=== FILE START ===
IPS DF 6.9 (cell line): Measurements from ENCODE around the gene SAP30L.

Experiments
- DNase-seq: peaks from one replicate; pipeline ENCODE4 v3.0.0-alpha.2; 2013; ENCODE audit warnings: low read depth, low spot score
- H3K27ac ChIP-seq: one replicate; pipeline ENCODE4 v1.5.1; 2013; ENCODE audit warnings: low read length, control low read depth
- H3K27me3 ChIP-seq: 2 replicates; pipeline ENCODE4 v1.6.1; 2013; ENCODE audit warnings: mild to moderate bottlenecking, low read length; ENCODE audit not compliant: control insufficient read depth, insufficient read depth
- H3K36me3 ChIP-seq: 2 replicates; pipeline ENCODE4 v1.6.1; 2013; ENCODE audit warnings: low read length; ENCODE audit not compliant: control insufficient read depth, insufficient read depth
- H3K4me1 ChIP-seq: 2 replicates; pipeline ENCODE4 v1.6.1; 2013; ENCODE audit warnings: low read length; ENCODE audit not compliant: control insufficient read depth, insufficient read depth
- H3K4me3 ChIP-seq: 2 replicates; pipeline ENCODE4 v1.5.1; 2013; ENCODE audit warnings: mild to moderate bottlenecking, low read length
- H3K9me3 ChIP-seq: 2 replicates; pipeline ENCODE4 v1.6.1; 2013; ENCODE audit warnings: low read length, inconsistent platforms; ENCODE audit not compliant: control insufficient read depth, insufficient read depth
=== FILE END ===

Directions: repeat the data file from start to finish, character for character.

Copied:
IPS DF 6.9 (cell line): Measurements from ENCODE around the gene SAP30L.

Experiments
- DNase-seq: peaks from one replicate; pipeline ENCODE4 v3.0.0-alpha.2; 2013; ENCODE audit warnings: low read depth, low spot score
- H3K27ac ChIP-seq: one replicate; pipeline ENCODE4 v1.5.1; 2013; ENCODE audit warnings: low read length, control low read depth
- H3K27me3 ChIP-seq: 2 replicates; pipeline ENCODE4 v1.6.1; 2013; ENCODE audit warnings: mild to moderate bottlenecking, low read length; ENCODE audit not compliant: control insufficient read depth, insufficient read depth
- H3K36me3 ChIP-seq: 2 replicates; pipeline ENCODE4 v1.6.1; 2013; ENCODE audit warnings: low read length; ENCODE audit not compliant: control insufficient read depth, insufficient read depth
- H3K4me1 ChIP-seq: 2 replicates; pipeline ENCODE4 v1.6.1; 2013; ENCODE audit warnings: low read length; ENCODE audit not compliant: control insufficient read depth, insufficient read depth
- H3K4me3 ChIP-seq: 2 replicates; pipeline ENCODE4 v1.5.1; 2013; ENCODE audit warnings: mild to moderate bottlenecking, low read length
- H3K9me3 ChIP-seq: 2 replicates; pipeline ENCODE4 v1.6.1; 2013; ENCODE audit warnings: low read length, inconsistent platforms; ENCODE audit not compliant: control insufficient read depth, insufficient read depth